Should You Look At New Roles? How Do I Look For A Job?

Finding the perfect job can come in a variety of ways, including through online searches (,, and industry specific job websites) and in weekly advertisements such as The Australian on Wednesday and My Career in Saturday’s Age, and also through networking.
Set alerts for roles that match your unique skills to be sent directly to your email from recruitment or job search websites to save time. You will be notified of the jobs you are interested in without constantly doing the legwork to seek them out.

Talk to your previous employer. It may be the case that returning to your old role but limiting the hours takes away the pressure of starting a new job and provides the stimulation that many mothers crave.

If possible, take control so that you are actively researching roles before the need arises to return to work. Mothers are great networkers and talking to others in your field is an effective start. Let people know you are thinking of returning to work soon and starting to research different roles. They might recommend that you talk to a friend or tell you when a role comes up at their work.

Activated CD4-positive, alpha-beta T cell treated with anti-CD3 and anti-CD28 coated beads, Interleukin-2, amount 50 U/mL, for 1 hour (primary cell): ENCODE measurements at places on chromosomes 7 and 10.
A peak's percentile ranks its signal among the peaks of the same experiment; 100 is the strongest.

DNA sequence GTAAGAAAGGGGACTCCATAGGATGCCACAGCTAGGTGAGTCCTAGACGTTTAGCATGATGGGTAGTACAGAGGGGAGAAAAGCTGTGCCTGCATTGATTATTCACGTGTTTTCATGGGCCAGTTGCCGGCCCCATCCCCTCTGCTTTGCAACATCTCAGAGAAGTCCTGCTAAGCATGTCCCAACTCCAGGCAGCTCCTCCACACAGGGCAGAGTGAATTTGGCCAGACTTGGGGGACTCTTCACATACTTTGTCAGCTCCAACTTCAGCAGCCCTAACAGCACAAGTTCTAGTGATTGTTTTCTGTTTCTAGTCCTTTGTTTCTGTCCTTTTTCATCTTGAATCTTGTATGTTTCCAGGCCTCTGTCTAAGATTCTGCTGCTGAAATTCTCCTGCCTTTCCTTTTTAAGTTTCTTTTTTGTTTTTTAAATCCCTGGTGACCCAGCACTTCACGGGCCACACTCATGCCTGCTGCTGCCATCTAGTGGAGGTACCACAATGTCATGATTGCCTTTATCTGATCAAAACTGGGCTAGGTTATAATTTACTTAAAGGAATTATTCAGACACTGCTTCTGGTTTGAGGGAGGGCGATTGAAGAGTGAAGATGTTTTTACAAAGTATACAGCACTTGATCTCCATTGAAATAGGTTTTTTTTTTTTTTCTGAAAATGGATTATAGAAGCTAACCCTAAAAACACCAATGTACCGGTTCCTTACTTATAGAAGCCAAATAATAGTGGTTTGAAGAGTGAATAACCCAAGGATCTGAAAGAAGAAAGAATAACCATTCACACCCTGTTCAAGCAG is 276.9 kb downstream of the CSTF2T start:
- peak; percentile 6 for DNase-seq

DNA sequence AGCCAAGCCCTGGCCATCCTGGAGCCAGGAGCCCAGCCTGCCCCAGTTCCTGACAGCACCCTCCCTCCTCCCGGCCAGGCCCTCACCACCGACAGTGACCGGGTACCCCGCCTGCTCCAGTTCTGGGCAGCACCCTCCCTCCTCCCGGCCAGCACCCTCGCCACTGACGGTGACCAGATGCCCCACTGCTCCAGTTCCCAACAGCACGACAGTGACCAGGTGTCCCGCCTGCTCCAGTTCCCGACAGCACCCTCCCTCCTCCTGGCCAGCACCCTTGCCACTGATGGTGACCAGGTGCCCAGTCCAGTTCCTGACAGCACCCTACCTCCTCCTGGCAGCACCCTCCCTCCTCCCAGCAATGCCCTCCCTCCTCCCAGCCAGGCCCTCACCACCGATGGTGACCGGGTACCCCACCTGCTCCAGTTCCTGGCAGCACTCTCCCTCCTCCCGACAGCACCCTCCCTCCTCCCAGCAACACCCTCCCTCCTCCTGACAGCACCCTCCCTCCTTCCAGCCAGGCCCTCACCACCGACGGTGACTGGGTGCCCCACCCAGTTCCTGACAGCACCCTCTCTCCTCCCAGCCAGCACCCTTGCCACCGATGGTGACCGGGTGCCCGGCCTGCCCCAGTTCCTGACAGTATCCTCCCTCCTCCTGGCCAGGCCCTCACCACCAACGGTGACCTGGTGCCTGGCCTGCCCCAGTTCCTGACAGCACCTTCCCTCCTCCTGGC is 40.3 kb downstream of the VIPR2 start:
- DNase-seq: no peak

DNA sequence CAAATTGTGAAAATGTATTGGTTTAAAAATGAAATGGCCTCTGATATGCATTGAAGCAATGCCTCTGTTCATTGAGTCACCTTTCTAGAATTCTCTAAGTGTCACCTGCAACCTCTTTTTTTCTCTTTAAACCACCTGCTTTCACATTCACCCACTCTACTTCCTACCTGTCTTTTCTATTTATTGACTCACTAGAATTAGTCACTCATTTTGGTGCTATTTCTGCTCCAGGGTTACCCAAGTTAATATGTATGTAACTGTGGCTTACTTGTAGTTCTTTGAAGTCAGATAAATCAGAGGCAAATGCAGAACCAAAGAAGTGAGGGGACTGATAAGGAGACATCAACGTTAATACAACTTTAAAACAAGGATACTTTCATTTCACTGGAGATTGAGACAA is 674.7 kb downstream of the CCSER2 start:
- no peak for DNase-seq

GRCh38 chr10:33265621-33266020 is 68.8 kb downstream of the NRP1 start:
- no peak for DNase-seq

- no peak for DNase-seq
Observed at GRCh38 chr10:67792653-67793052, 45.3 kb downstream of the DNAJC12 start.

Ultimately when returning to work, the reasons are key. After weighing up all the pros and cons, it may not be emotionally or financially feasible for you and your family to return to work at this time, or conversely you may find that the stimulation, financial support and/or interaction are worth their weight in gold. Whatever your motivations, I hope you can find it all!


If you are after more information, you can find more at Claire also has a great newsletter you can sign up to here to find out about upcoming seminars from Claire, news about your industry and tips and tricks. You can find Claire on facebook as well!

Are you contemplating returning to work?